Cave Fauna

The following article is from The Great Soviet Encyclopedia (1979). It might be outdated or ideologically biased.

Cave Fauna


(speleofauna), animals that inhabit caves, rock fissures, and various underground regions. The science concerned with cave fauna is biospeleology, which is closely related to or includes the science of life in underground waters, or phreatobiology.

Typical cave animals include many groups of invertebrates, as well as a few amphibians (for example, the family Proteidae) and fishes. The animals are ordinarily divided into three ecological groups: troglobionts, troglophiles, and trogloxenes. Troglobionts are permanent cave inhabitants. Troglophiles undergo a complete life cycle in caves but are also able to live outside caves under similar conditions. Trogloxenes spend only part of their life cycle in caves. Troglobionts are generally unpigmented and blind. Compared to other animals living in large underground regions, they have elongated appendages and, sometimes, enlarged bodies (cave gigantism). The metabolism of troglobionts is retarded, and their life cycle is usually extended.

Because caves ordinarily have high air humidity, the differences between conditions in the water and on land are slight. Therefore, aquatic cave animals can live for long periods out of water, and terrestrial cave animals can endure periodic flooding and, sometimes, can obtain food from the water. The temperature in caves is constant.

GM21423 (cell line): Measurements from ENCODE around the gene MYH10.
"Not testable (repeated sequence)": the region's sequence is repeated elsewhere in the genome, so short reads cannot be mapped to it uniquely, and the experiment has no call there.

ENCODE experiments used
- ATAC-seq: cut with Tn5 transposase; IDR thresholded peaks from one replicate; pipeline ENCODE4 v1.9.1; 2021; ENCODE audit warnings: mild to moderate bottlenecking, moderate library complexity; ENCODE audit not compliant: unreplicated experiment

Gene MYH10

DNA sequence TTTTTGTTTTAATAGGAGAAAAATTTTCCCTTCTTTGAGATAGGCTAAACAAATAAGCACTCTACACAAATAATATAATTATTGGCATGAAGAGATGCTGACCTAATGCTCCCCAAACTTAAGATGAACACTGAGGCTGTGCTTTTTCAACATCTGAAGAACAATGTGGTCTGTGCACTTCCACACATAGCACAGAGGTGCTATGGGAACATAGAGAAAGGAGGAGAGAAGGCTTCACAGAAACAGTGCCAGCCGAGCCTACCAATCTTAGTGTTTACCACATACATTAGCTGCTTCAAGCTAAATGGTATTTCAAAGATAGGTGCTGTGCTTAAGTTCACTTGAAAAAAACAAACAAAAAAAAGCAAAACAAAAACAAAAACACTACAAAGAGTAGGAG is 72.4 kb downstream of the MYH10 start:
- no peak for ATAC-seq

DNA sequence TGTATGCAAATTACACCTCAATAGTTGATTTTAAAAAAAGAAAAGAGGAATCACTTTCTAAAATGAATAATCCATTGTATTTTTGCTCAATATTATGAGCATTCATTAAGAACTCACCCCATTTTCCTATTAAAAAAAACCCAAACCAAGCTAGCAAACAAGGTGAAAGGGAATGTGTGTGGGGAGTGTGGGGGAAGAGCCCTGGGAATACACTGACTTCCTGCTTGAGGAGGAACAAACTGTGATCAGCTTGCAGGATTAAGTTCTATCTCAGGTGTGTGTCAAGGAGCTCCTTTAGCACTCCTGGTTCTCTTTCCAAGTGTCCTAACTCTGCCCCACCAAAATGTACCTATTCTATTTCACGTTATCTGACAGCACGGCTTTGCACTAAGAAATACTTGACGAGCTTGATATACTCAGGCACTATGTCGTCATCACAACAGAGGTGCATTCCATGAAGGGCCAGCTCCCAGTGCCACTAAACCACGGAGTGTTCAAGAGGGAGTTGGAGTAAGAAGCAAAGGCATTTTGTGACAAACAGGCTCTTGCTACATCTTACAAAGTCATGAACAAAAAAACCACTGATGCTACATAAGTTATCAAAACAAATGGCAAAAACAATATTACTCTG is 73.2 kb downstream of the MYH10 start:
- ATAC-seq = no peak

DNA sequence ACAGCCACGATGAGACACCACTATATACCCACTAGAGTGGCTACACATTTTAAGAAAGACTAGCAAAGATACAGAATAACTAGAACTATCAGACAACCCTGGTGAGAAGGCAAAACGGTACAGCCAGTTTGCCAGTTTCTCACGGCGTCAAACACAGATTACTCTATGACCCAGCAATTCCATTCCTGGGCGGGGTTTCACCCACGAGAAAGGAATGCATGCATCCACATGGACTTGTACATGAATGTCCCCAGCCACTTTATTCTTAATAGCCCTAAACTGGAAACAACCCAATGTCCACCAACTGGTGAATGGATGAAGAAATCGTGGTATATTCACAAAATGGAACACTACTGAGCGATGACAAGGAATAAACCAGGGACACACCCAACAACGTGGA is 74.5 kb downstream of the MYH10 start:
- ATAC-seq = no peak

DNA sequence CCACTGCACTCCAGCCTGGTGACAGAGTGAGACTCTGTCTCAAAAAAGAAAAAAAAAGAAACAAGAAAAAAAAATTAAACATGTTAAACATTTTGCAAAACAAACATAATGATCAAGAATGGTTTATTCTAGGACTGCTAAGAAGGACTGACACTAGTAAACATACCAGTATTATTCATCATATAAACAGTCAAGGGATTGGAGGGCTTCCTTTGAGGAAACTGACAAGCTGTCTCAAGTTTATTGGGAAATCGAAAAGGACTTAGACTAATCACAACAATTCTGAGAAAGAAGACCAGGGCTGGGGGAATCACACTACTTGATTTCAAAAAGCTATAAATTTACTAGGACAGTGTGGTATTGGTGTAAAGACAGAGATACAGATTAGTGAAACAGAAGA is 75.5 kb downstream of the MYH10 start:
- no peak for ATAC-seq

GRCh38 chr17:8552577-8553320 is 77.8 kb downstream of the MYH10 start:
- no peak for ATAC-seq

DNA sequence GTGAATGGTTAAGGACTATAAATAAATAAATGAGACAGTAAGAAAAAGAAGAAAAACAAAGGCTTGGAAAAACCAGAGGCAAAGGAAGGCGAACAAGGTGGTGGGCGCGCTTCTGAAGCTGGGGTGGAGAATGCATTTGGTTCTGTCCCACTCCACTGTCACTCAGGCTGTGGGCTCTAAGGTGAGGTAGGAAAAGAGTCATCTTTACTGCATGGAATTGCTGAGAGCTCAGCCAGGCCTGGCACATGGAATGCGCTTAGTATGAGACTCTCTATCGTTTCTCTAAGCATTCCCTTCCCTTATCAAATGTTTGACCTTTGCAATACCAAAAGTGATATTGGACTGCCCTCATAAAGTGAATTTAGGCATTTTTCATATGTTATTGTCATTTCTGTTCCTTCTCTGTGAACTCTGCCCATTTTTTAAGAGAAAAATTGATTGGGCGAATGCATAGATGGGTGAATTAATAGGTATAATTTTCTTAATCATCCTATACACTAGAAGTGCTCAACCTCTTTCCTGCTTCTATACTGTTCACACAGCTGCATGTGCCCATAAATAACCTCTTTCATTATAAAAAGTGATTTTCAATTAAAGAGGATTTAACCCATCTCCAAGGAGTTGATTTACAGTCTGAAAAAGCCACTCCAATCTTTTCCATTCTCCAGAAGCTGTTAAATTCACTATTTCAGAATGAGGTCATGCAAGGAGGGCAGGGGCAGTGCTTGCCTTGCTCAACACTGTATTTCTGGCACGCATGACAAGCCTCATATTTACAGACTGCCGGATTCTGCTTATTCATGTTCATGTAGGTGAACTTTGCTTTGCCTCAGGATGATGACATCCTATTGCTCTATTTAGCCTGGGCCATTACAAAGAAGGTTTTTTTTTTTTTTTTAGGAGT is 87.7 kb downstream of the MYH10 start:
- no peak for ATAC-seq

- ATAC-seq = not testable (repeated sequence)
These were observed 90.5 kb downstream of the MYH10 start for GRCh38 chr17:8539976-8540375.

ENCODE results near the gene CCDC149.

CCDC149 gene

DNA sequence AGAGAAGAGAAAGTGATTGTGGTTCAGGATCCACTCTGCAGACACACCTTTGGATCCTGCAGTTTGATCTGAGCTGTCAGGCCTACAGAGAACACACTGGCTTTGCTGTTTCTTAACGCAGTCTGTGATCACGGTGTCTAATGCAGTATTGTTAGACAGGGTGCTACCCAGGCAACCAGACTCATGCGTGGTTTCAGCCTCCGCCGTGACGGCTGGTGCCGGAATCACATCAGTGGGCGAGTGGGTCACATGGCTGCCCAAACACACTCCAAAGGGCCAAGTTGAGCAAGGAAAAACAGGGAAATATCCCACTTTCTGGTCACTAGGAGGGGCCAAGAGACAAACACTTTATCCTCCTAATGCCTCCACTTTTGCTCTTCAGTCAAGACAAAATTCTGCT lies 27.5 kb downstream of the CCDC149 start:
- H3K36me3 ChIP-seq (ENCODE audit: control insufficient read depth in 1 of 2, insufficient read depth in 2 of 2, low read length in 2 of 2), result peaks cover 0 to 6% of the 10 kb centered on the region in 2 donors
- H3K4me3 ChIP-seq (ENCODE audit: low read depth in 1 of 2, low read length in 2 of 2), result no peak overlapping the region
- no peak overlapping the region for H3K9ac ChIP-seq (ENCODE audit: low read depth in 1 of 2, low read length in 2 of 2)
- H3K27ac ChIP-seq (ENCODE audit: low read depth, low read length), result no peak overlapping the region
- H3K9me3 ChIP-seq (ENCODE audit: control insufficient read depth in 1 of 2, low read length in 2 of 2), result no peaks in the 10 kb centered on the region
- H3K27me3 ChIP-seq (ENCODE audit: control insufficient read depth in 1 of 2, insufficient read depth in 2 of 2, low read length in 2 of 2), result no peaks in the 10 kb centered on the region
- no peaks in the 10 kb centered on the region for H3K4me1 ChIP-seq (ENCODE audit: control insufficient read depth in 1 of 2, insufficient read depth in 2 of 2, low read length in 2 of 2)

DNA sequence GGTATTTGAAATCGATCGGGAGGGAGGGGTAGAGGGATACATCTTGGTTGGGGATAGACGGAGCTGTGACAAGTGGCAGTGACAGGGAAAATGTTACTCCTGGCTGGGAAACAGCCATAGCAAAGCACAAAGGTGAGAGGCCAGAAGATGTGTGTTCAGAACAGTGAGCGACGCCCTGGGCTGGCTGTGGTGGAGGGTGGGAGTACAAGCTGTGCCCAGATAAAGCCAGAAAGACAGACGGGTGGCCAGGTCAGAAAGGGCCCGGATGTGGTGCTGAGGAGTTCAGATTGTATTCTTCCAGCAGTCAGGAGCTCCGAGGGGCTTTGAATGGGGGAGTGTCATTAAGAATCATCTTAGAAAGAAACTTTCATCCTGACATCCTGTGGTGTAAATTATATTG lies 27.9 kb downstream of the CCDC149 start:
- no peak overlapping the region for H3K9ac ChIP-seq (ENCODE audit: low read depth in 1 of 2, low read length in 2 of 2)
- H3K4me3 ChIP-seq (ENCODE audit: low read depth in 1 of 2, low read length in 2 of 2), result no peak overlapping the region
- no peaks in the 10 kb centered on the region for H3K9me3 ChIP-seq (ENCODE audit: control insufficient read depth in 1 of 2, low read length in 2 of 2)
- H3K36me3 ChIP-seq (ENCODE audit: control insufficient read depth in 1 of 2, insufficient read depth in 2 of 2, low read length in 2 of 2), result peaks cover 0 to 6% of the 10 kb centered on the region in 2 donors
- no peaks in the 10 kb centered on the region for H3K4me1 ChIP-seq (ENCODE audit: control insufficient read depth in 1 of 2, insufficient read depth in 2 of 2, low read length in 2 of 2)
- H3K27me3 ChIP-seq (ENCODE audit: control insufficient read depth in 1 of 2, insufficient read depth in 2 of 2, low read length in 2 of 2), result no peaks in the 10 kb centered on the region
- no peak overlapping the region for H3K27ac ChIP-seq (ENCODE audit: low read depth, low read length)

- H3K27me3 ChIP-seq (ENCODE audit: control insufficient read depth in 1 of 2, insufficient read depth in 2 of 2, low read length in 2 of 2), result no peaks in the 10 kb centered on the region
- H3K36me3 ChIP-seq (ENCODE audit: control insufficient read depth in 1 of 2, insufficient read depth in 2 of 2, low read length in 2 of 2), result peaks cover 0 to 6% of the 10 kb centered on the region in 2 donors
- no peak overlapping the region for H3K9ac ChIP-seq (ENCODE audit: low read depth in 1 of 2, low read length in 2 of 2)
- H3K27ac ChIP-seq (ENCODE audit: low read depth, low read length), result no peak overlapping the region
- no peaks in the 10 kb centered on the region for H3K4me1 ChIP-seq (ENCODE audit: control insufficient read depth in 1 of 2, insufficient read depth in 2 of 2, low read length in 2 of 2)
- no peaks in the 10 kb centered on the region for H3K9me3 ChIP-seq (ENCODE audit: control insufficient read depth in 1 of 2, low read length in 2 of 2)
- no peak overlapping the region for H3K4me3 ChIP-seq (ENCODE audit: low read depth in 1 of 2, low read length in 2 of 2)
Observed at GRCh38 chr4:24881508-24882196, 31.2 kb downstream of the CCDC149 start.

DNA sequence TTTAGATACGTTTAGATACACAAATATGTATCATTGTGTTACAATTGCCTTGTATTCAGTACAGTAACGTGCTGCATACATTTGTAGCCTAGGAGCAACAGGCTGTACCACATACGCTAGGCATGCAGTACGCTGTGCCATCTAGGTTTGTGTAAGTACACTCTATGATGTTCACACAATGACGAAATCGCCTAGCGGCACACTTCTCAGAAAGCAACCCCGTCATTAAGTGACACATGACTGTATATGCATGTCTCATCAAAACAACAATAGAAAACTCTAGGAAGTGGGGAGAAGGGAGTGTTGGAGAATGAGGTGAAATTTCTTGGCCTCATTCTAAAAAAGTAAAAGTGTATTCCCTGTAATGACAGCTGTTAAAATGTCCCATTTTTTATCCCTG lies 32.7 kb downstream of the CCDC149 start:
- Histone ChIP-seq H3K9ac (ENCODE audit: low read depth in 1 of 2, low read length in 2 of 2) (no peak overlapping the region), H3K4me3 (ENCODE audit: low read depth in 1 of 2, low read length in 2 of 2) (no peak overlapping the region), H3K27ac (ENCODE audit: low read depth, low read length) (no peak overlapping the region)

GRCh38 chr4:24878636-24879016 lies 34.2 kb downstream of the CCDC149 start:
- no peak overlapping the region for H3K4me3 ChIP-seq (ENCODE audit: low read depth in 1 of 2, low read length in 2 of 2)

Because there are no green plants, life is supported by the introduction of organic remains from outside (bat guano, plant remains carried in by water) and by the activity of autotrophic chemosynthetic bacteria (for example, Perabacterium spelei in the caves of France).

Many troglobionts are relicts of more or less ancient faunas. The terrestrial cave fauna developed from animals that inhabit the forest floor, soil, and underground dens; the aquatic fauna is largely of marine origin.


The Great Soviet Encyclopedia, 3rd Edition (1970-1979). © 2010 The Gale Group, Inc. All rights reserved.
References in periodicals archive ?
Patterns of endemism of the eastern North American cave fauna. Journal of Biogeography 32:1441-1452.
Terrestrial leaf litter packs, aspirators, Berlese and Winkler extractors are other methods used for cave fauna sampling, however these devices are employed less often.
Recent published reports on cave fauna were on crickets [18, 19], ants [20, 21], spiders [22, 23], and cockroaches [24].
Pages 264-279 in Biodiversity response to climate change in the middle Pleistocene: the Porcupine Cave fauna from Colorado (A.
Despite the existence of numerous caves, invertebrate cave fauna of Georgia has been poorly studied or documented with only a few invertebrate surveys being conducted (3.
They were concerned the flakes would be eaten by cave fauna causing undo stress in an already nutrient-poor environment.
Because most of the cave fauna depends on constant water quality and quantity, protection efforts have focused on surface elements as well as the biological diversity contained within the caves and springs.
Obligate cave fauna of the 48 contiguous United States.
Valerio Sbordoni is a world specialist in cave fauna. His findings from expeditions in over a dozen countries have lent weight to a new theory of life on Earth
Radiocarbon dates between 25,500[+ or -]1100 and 18,140[+ or -]200 YBP indicate that the age of the Muskox Cave fauna is within the late Wisconsinan Glaciation of the late Rancholabrean Land Mammal Age (Harris 1993; Logan 1981).